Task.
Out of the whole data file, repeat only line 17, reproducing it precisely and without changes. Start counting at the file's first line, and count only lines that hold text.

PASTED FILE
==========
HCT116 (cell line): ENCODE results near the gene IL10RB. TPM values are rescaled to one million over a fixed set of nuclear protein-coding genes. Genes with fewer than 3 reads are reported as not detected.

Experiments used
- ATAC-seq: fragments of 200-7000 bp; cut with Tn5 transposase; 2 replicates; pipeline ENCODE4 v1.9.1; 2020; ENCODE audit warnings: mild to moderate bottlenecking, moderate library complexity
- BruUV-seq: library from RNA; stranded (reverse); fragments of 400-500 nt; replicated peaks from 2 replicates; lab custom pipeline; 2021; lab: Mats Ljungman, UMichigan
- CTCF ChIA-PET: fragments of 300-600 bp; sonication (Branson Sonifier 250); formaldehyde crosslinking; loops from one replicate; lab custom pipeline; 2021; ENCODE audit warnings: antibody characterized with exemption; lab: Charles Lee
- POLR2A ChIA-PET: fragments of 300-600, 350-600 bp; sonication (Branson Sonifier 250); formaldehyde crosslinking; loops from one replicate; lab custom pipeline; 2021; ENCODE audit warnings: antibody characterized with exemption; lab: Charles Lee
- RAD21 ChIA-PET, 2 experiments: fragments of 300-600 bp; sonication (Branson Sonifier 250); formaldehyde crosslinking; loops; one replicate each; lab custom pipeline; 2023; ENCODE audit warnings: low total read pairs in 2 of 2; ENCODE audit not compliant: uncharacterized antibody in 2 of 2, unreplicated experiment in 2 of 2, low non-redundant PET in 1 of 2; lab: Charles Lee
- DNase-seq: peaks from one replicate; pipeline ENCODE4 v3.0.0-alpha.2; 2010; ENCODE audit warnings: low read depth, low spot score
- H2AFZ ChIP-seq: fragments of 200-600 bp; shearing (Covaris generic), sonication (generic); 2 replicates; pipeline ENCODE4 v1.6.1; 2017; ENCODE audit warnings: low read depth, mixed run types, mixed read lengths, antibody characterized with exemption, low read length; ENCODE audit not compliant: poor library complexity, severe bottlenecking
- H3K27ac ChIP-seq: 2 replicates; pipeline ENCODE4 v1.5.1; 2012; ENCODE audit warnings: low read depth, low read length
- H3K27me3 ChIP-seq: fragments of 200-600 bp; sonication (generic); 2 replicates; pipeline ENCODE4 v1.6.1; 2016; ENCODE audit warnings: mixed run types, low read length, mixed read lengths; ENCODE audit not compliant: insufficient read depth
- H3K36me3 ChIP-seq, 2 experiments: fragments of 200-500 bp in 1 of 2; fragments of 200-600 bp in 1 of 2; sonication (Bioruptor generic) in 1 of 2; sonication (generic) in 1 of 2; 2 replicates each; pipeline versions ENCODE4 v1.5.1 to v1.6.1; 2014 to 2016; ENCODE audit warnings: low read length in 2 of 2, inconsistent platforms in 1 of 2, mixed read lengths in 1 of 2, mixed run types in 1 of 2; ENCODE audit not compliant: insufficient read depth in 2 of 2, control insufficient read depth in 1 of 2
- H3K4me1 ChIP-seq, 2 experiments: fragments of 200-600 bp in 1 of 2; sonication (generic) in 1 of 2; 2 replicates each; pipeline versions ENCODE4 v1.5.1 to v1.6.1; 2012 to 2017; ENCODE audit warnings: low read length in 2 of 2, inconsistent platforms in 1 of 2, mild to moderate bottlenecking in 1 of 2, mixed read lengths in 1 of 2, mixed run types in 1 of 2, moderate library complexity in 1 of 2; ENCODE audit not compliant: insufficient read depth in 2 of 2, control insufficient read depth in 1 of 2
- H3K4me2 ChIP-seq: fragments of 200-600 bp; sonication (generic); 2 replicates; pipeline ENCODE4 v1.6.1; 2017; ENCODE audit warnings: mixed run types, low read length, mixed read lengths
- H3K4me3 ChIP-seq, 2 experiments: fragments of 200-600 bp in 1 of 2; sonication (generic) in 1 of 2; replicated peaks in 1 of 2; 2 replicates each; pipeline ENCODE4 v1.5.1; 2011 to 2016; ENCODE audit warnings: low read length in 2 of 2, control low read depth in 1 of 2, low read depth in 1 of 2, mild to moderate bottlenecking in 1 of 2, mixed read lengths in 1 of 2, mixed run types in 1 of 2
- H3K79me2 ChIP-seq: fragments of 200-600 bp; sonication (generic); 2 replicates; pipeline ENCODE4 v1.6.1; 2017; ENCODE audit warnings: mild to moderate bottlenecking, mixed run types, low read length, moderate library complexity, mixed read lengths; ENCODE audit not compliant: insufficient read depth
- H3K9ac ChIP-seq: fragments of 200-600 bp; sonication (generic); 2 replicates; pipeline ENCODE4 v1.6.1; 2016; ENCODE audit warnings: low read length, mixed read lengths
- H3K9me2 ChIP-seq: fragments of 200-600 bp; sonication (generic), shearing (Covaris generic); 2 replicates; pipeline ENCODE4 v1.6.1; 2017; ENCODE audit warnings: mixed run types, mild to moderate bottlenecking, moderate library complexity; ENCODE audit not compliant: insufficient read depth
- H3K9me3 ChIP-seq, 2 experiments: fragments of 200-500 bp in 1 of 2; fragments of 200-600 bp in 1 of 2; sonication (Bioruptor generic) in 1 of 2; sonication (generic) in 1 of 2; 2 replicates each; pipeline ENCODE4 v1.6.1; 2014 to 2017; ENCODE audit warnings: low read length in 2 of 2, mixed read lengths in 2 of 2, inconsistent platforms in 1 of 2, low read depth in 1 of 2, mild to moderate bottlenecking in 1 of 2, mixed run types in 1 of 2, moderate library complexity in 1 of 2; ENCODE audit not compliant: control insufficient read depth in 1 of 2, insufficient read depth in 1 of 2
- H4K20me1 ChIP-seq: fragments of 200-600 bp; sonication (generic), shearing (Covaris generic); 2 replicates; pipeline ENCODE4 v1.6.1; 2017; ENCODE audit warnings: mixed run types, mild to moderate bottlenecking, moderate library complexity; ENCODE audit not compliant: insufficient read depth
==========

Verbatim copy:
- H3K9ac ChIP-seq: fragments of 200-600 bp; sonication (generic); 2 replicates; pipeline ENCODE4 v1.6.1; 2016; ENCODE audit warnings: low read length, mixed read lengths